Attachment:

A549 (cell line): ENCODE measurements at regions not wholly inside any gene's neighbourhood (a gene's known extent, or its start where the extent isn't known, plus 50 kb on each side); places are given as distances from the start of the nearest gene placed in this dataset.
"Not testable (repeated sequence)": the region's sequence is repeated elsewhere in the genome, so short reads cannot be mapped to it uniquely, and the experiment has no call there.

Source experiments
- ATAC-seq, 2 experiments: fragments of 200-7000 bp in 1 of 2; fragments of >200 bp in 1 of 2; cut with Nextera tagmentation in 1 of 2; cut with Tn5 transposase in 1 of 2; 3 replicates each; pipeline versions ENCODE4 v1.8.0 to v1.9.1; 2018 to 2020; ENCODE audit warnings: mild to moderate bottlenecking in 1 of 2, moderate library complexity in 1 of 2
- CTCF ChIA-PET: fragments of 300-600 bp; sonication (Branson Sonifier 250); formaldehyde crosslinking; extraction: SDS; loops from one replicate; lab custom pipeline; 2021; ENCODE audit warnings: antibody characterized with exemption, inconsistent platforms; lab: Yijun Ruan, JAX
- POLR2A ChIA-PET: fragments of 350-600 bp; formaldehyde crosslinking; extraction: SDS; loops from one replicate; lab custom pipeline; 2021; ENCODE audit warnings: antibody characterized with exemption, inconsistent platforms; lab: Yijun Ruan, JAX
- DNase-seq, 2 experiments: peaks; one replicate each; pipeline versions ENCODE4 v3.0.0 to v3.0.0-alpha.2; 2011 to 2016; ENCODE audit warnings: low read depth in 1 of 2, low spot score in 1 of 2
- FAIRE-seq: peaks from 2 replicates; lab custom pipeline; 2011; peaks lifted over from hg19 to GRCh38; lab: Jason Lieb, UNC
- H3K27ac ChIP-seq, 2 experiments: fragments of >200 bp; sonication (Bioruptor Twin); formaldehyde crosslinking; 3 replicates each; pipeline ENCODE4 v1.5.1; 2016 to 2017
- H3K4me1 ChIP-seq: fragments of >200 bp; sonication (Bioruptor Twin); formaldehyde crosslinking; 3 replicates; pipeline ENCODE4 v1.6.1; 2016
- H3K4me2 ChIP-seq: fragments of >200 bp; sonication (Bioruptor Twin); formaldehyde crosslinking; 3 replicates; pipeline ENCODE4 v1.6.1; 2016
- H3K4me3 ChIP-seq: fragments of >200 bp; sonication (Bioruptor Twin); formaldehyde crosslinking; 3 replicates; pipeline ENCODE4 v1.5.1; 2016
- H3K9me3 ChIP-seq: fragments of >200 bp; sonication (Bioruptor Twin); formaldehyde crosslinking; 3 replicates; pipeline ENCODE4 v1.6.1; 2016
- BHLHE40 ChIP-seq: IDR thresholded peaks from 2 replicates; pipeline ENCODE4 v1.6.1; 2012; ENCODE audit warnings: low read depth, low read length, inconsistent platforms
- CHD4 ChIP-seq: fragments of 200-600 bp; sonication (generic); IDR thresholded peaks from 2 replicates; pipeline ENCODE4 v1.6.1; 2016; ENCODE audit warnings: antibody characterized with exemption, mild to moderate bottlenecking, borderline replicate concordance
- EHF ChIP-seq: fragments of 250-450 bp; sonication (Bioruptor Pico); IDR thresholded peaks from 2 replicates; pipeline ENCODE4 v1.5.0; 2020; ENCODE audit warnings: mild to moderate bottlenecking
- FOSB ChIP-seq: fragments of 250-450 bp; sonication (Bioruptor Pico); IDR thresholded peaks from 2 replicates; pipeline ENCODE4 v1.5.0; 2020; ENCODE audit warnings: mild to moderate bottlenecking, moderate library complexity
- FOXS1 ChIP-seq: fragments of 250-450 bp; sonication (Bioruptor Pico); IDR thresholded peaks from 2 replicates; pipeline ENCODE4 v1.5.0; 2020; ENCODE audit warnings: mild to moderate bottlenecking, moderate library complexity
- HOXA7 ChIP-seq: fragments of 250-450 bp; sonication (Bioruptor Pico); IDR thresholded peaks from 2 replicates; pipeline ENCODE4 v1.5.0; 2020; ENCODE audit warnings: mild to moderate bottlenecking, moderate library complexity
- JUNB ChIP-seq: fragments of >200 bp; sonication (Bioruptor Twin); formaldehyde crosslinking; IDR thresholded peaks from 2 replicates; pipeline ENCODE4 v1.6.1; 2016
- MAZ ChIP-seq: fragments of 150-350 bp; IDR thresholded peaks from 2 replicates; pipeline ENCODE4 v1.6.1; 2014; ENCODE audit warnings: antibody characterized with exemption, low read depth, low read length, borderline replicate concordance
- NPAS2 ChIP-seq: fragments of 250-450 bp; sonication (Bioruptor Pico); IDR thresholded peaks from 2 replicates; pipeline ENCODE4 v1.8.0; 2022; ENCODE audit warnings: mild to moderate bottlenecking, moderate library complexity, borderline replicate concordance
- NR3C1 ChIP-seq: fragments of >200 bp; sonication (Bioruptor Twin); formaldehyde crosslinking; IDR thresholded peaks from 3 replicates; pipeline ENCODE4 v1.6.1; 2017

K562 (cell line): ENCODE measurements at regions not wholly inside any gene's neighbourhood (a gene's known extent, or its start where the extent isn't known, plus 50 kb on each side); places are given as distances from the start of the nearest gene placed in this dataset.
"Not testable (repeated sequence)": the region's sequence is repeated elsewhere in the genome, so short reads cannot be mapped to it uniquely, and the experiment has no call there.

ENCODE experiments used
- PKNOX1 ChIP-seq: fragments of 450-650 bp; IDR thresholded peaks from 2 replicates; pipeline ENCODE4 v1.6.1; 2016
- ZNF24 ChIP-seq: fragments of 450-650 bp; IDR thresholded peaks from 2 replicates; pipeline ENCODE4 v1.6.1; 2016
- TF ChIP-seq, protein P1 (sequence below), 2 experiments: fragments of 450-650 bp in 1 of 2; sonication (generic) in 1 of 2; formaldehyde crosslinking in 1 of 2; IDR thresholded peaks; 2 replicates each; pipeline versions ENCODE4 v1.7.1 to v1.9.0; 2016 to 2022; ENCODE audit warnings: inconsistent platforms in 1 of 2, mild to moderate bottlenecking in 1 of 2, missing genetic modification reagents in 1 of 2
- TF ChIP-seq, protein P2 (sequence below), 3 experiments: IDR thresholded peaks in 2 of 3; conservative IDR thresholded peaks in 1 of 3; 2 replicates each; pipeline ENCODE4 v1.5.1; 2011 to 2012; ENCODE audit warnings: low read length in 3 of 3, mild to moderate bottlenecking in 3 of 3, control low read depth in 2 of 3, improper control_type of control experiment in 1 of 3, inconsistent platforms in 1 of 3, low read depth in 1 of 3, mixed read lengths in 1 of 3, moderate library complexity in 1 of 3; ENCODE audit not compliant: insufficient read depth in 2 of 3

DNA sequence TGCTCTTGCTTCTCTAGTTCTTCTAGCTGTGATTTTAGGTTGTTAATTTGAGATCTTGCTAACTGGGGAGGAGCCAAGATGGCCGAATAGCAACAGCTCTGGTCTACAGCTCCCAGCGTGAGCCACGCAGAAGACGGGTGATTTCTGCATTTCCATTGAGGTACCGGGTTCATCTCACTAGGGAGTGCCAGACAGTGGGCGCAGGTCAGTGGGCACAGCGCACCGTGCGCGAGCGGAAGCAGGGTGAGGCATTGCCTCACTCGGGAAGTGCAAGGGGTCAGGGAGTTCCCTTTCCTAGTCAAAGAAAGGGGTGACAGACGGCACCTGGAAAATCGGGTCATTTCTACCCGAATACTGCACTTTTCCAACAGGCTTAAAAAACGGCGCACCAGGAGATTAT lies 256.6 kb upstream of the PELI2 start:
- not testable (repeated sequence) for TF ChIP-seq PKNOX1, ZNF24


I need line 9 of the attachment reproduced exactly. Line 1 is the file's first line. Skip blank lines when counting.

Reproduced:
- H3K27ac ChIP-seq, 2 experiments: fragments of >200 bp; sonication (Bioruptor Twin); formaldehyde crosslinking; 3 replicates each; pipeline ENCODE4 v1.5.1; 2016 to 2017